A century on:

Why Arabs resent Sykes-Picot

The borders of the Middle East were drawn during World War I by a Briton, Mark Sykes, and a Frenchman, Francois Picot.


The two diplomats' pencils divided the map of one of the most volatile regions in the world into states that cut through ethnic and religious communities.


Later dubbed the Sykes-Picot treaty, the secret agreement was signed by Paris and London on May 16, 1916, to become the basis on which the Levant region was shaped for years to come.


A century on, the Middle East continues to bear the consequences of the treaty, and many Arabs across the region continue to blame the subsequent violence in the Middle East, from the occupation of Palestine to the rise of the Islamic State of Iraq and the Levant (ISIL), on the Sykes-Picot treaty.


In this piece, we revisit the circumstances that led to the signing of this critical agreement and the events that unfolded afterwards.

Ottoman Arab provinces

The Ottoman Empire (1516-1924), in the last few decades before its collapse, lost control over many of its territories to the growing powers of colonial countries. France took control of Algeria (1830) and Tunisia (1881), Italy took over Libya (1911), while Britain gained control of Aden protectorate (1939), Oman (1861), Arabian Gulf chiefdoms (1820) and Kuwait (1899).


On the other hand, Muhammad Ali, a powerful Ottoman leader, unilaterally ruled Egypt, and his sons succeeded him, until the country fell into British custody in 1882. Sudan fell under British control in 1899.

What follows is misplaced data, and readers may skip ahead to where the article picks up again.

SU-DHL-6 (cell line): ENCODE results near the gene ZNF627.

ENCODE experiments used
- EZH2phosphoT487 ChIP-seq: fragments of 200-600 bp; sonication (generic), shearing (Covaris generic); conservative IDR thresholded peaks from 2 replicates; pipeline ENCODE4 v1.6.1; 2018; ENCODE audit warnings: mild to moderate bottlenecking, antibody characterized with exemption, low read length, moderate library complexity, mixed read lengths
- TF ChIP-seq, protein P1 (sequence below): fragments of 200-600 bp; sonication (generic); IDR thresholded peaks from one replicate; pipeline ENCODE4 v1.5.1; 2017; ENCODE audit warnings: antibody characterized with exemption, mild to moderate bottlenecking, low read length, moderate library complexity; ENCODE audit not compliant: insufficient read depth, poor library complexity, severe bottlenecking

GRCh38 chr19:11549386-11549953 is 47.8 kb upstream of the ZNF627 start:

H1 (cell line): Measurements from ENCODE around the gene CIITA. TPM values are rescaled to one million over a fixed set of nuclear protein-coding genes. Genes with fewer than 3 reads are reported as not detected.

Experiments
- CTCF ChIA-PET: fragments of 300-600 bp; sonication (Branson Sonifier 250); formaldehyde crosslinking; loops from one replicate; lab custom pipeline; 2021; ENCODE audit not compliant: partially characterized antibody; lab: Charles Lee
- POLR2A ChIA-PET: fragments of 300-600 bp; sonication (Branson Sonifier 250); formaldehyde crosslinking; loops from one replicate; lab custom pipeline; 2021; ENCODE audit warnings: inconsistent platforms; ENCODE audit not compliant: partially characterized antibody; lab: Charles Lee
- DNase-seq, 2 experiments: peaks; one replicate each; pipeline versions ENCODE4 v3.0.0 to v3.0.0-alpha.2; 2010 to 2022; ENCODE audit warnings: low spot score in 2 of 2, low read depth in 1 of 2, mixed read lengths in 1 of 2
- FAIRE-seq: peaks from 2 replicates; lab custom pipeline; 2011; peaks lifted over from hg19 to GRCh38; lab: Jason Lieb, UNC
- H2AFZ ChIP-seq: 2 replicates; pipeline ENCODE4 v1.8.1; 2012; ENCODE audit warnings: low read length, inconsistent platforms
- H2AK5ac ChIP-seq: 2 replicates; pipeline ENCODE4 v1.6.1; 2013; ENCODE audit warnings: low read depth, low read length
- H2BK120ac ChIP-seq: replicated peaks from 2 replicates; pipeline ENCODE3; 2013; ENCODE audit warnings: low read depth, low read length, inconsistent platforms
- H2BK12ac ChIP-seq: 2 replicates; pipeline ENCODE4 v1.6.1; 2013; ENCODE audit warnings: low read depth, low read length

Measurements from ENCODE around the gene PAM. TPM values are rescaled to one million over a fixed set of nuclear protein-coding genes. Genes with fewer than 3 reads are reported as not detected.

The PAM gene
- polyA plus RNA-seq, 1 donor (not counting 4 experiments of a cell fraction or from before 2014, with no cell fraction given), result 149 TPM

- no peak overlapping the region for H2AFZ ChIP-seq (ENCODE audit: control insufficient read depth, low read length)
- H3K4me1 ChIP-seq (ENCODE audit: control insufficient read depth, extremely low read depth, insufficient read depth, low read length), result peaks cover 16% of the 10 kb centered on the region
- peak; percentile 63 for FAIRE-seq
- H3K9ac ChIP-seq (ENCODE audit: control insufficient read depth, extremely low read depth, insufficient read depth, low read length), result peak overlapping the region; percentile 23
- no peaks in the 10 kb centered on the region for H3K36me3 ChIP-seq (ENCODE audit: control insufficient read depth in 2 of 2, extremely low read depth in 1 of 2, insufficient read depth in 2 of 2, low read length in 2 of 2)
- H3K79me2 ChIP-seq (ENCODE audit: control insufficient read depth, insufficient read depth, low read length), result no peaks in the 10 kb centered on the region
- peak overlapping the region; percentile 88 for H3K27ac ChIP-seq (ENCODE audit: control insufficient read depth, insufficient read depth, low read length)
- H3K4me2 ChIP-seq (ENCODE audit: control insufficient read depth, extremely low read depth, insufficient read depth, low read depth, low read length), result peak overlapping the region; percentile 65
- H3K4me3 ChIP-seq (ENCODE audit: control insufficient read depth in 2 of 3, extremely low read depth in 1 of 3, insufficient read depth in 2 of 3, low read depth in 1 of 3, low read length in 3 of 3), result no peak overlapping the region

Meanwhile, according to Iraqi historian Sayyar al Jamil, the Ottomans’ strongholds in the Levant and Iraq, during the empire’s latter years, included the provinces of Damascus, Aleppo, Raqqa, Basra and Baghdad.


Ottoman empire 1914

As World War I erupted in July 1914, the weakening Ottoman Empire allied with Germany and the Austro-Hungarian Empire to confront Britain and France.


It was then that the political regimes and the region’s maps began to transform.

The men responsible

Mark Sykes (1879-1919)


Sykes was an English political adviser, diplomat, politician, military man and traveller. He represented his country in secret talks with France and Russia to partition the territories of the Ottoman Empire in the Arab Orient and Anatolia.


Sykes signed what became known as the Sykes-Picot agreement. Some sources said that the diplomat had also played a significant role in the drafting of the “Balfour Declaration”.


Sykes, who was born into a wealthy family, published a number of books while still in his twenties. His work included two books on military science and three on the Ottoman Empire and Islamic countries that tackled the region’s political geography and contained Sykes’ own observations during his travels in the Levant and Anatolia.


In 1915, upon Sykes’ recommendation, the Arab Bureau was established. The entity served as a British intelligence bureau in Egypt and was tasked with controlling the political activities in the Near East. It is believed to have revived the old names of Ottoman-administered regions, such as “Palestine”, “Syria” and “Iraq”.


Sykes died of the Spanish flu pandemic in 1919 in Paris where he was attending a peace conference. It was only three years after the signing of the deal he pioneered. He never got to see how the maps he drew materialised on the ground and changed the face of the Middle East for years to come.

Francois Georges-Picot (1870-1951)


Picot was a French diplomat and the son of historian Georges Picot. He negotiated the secret Sykes-Picot agreement with Sykes. Picot had worked at the Court of Appeal in Paris for two years before joining the diplomatic circuit in 1896.